“We’ve grown substantially and matured as a company. We’ve expanded our customer base. We’ve hired many talented people who have strengthened our core technical, administrative, legal, and management teams. We’re in the final stages of perfecting the design of our next generation, “Washington”, quantum processor. We’ve cemented new business relationships with companies, including 1QBit, DNA-SEQ, and QxBranch, aiming to develop software for our platform. And we have gained a deeper understanding of the best ways to harness quantum computing resources.”
In this episode, the Radio Free HPC team digs into the Grab Bag for Topics of the Week. Dan attended the Lenovo Analyst Conference, and they have him convinced that the company is Going Big on HPC. Rich notes that D-Wave Systems has just landed an additional $29 Million in financing. Is Quantum Computing ready for Prime Time? Finally, Henry is looking forward to seeing what the President’s science priorities are going to be when his budget comes out this week.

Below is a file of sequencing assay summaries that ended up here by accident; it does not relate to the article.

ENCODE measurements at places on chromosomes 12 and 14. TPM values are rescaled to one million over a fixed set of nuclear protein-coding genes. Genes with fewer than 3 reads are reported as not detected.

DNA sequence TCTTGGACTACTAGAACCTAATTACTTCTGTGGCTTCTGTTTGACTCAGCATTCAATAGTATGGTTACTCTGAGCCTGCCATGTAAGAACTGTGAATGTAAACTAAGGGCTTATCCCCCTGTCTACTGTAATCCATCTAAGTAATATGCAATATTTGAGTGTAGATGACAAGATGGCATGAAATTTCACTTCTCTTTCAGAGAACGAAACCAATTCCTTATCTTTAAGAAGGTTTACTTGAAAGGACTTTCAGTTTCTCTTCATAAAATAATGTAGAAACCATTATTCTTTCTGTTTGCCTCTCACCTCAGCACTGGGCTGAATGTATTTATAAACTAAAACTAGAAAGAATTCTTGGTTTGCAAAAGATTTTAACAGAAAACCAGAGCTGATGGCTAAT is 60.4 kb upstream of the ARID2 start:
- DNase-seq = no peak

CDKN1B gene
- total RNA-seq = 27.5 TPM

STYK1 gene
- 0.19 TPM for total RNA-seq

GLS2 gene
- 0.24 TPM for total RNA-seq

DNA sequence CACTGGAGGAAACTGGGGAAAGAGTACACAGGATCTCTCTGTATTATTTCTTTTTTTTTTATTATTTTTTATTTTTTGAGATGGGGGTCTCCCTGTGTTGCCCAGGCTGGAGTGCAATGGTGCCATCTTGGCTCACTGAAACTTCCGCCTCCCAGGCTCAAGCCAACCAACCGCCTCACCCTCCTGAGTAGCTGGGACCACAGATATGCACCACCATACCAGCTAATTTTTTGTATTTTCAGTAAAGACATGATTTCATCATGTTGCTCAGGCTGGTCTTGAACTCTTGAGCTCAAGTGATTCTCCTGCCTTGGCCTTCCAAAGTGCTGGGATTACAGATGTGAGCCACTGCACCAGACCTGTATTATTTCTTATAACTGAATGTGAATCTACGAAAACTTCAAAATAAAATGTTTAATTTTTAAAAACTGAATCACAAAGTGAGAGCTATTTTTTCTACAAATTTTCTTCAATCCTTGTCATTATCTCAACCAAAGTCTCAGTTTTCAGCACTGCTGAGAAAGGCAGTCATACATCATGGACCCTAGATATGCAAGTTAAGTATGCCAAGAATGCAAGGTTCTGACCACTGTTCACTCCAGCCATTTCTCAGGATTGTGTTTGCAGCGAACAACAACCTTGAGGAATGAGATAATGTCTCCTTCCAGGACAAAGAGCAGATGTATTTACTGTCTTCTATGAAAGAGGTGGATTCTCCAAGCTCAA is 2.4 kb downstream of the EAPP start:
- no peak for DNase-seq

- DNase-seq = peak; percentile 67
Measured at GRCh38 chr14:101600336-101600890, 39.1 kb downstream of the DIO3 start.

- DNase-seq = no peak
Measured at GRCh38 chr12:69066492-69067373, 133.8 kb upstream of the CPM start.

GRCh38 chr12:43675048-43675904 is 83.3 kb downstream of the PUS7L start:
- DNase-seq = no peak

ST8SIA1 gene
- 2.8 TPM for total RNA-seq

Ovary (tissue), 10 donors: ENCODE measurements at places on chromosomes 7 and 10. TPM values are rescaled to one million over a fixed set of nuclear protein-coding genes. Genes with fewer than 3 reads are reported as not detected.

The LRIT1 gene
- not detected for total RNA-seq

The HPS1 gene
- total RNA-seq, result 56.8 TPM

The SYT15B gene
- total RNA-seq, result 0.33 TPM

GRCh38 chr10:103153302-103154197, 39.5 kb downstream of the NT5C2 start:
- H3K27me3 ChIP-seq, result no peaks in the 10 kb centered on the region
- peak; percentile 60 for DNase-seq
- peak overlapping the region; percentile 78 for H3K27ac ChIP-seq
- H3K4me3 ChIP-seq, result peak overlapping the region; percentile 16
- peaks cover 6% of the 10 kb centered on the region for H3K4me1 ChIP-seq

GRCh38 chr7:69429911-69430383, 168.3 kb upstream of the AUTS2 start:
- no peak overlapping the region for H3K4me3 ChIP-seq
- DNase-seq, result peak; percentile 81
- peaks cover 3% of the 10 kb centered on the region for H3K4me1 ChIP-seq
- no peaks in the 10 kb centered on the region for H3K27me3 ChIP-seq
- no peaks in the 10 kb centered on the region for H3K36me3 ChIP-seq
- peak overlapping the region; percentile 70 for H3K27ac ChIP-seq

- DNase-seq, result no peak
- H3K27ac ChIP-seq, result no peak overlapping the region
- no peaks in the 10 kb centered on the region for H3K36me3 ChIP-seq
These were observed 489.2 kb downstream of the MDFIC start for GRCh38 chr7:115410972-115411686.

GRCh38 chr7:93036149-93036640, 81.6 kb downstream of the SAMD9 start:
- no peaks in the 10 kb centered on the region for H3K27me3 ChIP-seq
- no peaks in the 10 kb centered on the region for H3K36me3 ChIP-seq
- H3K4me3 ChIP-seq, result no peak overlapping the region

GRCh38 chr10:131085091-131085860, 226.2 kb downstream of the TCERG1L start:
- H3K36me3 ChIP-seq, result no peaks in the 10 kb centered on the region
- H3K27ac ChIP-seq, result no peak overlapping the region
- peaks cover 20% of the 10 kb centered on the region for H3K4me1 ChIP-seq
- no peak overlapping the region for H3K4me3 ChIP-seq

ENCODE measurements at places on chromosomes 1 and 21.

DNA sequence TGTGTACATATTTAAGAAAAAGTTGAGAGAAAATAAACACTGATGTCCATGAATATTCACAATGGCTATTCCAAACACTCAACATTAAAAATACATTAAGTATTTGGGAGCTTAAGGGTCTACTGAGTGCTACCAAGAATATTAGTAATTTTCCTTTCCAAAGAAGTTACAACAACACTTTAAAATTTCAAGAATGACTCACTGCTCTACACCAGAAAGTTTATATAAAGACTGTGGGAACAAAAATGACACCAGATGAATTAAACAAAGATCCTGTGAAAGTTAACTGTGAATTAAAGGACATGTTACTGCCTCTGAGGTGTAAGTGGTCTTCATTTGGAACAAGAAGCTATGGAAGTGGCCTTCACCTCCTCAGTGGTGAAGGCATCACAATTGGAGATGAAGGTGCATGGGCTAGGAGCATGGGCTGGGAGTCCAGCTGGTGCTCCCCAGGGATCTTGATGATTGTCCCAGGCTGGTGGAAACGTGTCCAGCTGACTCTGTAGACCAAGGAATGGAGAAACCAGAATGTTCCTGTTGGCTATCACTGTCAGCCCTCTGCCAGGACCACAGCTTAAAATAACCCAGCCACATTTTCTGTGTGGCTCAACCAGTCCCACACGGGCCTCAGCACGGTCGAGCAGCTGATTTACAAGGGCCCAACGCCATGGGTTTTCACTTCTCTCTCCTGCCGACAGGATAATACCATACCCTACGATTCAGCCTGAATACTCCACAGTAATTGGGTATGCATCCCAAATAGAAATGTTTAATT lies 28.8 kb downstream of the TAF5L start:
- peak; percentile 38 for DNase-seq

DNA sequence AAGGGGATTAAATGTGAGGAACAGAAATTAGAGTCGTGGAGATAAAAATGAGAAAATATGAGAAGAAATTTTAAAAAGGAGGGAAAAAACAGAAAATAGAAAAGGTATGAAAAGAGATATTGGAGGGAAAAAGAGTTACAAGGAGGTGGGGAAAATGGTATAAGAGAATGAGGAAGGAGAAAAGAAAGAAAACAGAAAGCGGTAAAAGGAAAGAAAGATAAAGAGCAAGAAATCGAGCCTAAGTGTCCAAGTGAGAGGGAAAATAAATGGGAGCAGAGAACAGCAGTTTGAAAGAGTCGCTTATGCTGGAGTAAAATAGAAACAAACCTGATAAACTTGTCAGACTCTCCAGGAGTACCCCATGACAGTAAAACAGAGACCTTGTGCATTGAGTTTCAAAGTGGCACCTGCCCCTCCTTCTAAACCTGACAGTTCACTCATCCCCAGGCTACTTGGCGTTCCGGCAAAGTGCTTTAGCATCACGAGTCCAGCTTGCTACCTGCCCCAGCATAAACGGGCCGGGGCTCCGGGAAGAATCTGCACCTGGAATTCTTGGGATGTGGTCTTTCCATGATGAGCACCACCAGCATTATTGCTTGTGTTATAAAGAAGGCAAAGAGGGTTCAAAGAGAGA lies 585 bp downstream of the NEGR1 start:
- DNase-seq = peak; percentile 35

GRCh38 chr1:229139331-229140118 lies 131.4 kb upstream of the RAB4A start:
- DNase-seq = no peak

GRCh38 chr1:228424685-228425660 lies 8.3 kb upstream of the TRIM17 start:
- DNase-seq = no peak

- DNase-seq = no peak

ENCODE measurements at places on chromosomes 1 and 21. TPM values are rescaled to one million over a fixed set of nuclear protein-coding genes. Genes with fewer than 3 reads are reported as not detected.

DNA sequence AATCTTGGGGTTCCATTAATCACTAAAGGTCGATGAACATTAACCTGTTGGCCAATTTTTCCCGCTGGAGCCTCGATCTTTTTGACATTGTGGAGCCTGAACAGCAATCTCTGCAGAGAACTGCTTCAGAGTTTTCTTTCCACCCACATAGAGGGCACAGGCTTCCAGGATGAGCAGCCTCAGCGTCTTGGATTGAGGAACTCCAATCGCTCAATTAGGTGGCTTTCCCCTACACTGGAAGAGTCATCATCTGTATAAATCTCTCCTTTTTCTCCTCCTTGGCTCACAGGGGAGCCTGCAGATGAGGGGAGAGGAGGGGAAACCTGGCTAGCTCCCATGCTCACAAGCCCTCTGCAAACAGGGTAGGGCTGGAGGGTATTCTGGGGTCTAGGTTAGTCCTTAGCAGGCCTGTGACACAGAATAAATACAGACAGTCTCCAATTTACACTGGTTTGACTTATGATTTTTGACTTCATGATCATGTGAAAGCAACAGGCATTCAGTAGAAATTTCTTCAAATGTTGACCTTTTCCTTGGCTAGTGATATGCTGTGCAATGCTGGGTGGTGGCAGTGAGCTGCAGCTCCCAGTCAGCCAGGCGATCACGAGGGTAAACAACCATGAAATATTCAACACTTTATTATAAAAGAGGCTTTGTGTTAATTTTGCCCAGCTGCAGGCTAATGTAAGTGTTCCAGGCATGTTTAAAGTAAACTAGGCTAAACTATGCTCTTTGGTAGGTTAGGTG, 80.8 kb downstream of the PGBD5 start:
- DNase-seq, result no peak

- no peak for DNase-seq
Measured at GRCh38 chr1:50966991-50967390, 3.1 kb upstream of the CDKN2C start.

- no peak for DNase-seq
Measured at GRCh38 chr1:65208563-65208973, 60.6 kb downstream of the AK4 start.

“As the name indicates: A NAM is basically a storage device plugged into the interconnect network of a Cluster. That sounds pretty simple and straightforward. But the underlying technology is quite new and exciting and the NAM concept enables entirely new approaches for using memory as a shared resource.”
“High performance computing (HPC) is inextricably linked to innovation, fueling breakthroughs in science, engineering, and business. HPC is viewed as a cost-effective tool for speeding up the R&D process, and two-thirds of all US-based companies that use HPC say that “increasing performance of computational models is a matter of competitive survival.”
“Trinity is the first of ASC’s advanced technology systems. According to NNSA/ASC Program Office’s recently published ASC Computing Strategy document, advanced technology systems are “the vanguards of high performance computing platform market and incorporate features that, if successful, will become future commodity technologies. These large, first-of-a-kind systems will require application software modifications in order to take full advantage of exceptional capabilities offered by new technology.”